Blog Posts: Freedom of Religion

Senate Bill 2 and the Establishment Clause

“This is a sad day for North Carolina that history will not judge kindly,” Sarah Preston, the acting executive director of the  ACLU of North Carolina  said in a  statement released on June 11, 2015 . That was the day the North Carolina House of Representatives (the “House”) voted to override Governor Pat McCrory’s veto of Senate Bill 2 (“S.B. 2”), officially making the bill law. The  new law  permits certain government officials to recuse themselves from performing marriage ceremonies based on their religious beliefs.
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No Comments | Posted by Hillary Li on Mon. March 7, 2016 9:21 PM
Categories: Freedom of Religion

ACA’s Contraception Mandate Likely Headed to the Supreme Court

In 2010 Congress passed the Patient Protection and Affordable Care Act (ACA). The ACA was passed in order to increase overall heath care access and preventative health care services to millions of Americans. One such preventive health care requirement is that all private employer and group sponsored health insurance plans must include all FDA approved contraception at no cost to the employee or individual.

While the ACA provides for a religious employer exception, religious for-profit employers are not exempted and must provide birth control coverage for their employees. Religious leaders and private business owners argue that the definition of a “religious employer” is too narrow and therefore limits their free exercise of religion.

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No Comments | Posted by Melanie A. Stratton Lopez on Sun. April 7, 2013 8:29 AM
Categories: Freedom of Religion

The Push for Prayer in Public Schools

After decades of removing religious influences from the public school forum, the United States has seen a surging political movement in several state legislatures attempting to bring prayer back onto school grounds. Since the landmark Supreme Court decision in Engel v. Vitale in 1962 declaring school-sponsored religious activities such as prayer unconstitutional until the Court’s more recent decision in 2000 in Santa Fe Independent School District v. Doe, it seemed as if religious influence was being definitively pushed out of school activities.

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No Comments | Posted by Amanda R. Witzke (Mandy) on Sun. March 17, 2013 9:17 AM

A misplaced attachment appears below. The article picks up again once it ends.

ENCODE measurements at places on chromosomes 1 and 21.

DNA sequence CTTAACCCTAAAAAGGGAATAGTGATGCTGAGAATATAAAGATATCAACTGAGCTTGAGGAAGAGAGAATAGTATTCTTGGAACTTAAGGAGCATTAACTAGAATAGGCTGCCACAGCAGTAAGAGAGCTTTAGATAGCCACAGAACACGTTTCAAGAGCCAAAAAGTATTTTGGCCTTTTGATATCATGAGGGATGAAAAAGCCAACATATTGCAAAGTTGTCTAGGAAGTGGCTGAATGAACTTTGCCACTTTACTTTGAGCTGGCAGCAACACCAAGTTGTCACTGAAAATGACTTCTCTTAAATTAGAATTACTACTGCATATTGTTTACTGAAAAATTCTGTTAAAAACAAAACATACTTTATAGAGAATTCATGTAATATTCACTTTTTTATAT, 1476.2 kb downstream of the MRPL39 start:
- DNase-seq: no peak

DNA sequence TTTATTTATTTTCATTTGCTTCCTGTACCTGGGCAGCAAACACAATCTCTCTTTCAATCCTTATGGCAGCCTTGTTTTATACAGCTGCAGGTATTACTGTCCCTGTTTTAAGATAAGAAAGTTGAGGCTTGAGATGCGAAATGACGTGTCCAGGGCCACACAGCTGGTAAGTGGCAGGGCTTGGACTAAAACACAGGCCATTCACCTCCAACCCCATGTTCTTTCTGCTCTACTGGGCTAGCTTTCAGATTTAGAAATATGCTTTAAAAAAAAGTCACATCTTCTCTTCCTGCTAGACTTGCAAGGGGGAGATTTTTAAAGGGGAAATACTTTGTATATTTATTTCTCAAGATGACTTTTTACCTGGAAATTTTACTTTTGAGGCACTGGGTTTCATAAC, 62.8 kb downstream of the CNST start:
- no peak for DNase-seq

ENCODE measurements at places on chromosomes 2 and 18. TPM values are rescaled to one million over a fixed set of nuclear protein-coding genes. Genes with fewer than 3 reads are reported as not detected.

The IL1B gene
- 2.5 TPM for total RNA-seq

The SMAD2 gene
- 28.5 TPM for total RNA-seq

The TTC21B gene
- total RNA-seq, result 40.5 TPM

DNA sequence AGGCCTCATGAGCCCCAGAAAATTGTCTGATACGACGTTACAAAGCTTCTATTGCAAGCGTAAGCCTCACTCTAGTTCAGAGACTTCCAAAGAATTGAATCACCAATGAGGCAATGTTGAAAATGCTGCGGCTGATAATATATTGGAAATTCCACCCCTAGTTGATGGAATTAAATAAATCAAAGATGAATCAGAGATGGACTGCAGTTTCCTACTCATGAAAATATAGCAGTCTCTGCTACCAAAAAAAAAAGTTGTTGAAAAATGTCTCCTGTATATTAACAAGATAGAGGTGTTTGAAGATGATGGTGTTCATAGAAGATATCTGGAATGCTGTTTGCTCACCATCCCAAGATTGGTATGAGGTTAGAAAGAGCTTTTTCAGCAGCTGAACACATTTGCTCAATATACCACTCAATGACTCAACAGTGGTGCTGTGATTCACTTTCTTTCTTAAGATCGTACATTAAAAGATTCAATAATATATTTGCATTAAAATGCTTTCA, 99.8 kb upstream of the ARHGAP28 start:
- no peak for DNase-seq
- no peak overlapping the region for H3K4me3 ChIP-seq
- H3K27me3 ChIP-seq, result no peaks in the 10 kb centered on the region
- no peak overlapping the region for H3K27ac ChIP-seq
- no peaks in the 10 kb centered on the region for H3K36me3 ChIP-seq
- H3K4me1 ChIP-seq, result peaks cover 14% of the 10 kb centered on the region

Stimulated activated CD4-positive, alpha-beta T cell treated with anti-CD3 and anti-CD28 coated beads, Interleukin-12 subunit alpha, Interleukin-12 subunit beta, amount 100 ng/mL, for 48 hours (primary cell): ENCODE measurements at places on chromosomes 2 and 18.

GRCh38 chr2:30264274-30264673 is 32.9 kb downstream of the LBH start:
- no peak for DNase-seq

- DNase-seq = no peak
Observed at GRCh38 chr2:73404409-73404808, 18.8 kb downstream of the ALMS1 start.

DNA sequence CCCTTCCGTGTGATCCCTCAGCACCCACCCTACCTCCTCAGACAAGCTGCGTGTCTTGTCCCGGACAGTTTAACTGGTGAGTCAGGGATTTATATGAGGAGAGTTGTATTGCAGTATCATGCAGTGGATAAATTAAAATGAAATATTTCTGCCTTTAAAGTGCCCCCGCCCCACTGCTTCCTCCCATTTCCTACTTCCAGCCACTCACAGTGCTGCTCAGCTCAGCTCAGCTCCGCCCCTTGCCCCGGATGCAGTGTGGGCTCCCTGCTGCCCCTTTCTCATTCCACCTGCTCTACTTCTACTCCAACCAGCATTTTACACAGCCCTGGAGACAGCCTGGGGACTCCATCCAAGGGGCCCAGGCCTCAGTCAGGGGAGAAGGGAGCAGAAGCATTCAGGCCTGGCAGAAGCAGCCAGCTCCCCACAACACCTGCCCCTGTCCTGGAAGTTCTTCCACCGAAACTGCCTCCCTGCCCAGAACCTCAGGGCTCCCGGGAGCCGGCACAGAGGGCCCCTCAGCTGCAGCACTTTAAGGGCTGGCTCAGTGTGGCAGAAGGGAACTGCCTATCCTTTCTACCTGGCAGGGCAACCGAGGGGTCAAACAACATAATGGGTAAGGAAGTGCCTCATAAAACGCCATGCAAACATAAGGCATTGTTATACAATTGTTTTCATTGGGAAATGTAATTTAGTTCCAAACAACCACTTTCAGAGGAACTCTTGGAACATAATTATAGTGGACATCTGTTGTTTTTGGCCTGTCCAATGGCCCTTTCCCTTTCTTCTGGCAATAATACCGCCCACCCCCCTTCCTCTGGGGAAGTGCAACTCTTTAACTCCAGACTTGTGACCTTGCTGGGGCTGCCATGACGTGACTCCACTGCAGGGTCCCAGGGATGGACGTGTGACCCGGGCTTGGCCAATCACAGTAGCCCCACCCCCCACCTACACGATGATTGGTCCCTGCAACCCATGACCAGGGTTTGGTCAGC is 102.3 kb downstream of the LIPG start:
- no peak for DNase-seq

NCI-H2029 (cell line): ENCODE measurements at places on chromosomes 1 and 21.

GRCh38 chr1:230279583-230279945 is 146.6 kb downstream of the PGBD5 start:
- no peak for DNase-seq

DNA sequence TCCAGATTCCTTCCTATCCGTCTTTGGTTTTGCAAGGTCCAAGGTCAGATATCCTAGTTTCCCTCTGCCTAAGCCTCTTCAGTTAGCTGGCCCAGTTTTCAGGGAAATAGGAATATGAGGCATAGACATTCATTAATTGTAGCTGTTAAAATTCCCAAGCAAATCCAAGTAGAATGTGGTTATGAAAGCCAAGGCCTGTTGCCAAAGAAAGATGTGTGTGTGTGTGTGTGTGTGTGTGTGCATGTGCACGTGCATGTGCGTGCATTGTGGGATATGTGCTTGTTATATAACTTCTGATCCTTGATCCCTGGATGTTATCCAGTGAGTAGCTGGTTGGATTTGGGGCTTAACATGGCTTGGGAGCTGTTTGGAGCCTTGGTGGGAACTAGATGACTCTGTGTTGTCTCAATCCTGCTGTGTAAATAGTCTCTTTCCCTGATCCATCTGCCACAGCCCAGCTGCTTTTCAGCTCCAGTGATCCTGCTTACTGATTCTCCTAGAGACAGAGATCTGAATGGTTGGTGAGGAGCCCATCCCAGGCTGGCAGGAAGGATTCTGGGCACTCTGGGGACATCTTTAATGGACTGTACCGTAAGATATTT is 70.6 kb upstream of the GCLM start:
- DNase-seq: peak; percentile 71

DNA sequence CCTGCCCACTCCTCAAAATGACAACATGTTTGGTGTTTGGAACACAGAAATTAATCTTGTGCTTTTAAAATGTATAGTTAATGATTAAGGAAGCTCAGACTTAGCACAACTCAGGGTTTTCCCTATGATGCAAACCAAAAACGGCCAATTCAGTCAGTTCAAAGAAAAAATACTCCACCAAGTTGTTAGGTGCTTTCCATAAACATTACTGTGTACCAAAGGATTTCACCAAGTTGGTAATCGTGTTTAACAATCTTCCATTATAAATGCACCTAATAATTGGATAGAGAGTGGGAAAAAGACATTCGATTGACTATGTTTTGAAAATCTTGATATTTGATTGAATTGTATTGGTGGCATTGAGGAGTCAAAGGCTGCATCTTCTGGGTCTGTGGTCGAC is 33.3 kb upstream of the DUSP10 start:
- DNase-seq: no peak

Categories: Freedom of Religion

Christian Cheerleaders & Religious Speech

“If God is for us, who can be against us? Romans 8:31” and “I can do all things through Christ which strengthens me! Phil 4:13” are a few examples of the banners cheerleaders displayed at Kountze High School in East Texas. For three weeks, football players ran through the large banners containing quotes from the Bible while entering the field. While the student cheerleaders believed this was just a way to exercise their freedom of speech, an unknown person complained to the Freedom From Religion Foundation, who in turn communicated with the school superintendent. Banners were subsequently prohibited at games. The mother of one of the cheerleaders, along with fourteen other parents, brought suit to challenge the school district’s decision to bar the cheerleaders’ signs. She claims that everyone at the small town high school agrees with the statements on the banners and for that reason they should not be a problem.

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No Comments | Posted by Anna Jordan Cobb (Jordan) on Sun. October 28, 2012 8:17 AM
Categories: Freedom of Religion, Freedom of Speech

North Carolina Gets Religion and Uses Speech to Lower Crime

The Ohio court of appeals (PDF) recently held that a trial judge did not violate the First Amendment rights of a juvenile offender when he ordered the young man to write a 1,000-word essay on why racism is wrong. According to the First Amendment Center, the case dealt with a racially charged fight that began when one high school student started hurling racial slurs at another. The court rejected the First Amendment argument that compelling the juvenile offender to write an essay about racism amounted to “thought control,” infringing on his constitutional rights.

North Carolina has taken the issue of “compelled speech,” as a way to reduce criminal activity, to a whole new level. In Raleigh, North Carolina law enforcement agencies joined together to combat gang violence and drug crime, replicating a highly successful strategy first launched in High Point, North Carolina. The initiative, now called Project Safe Neighborhoods, sought to increase communication between police, community, and gang members as a method to reduce violence.

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No Comments | Posted by Benjamin K. Kleinman on Sun. October 14, 2012 7:38 AM
Categories: Freedom of Religion, Freedom of Speech

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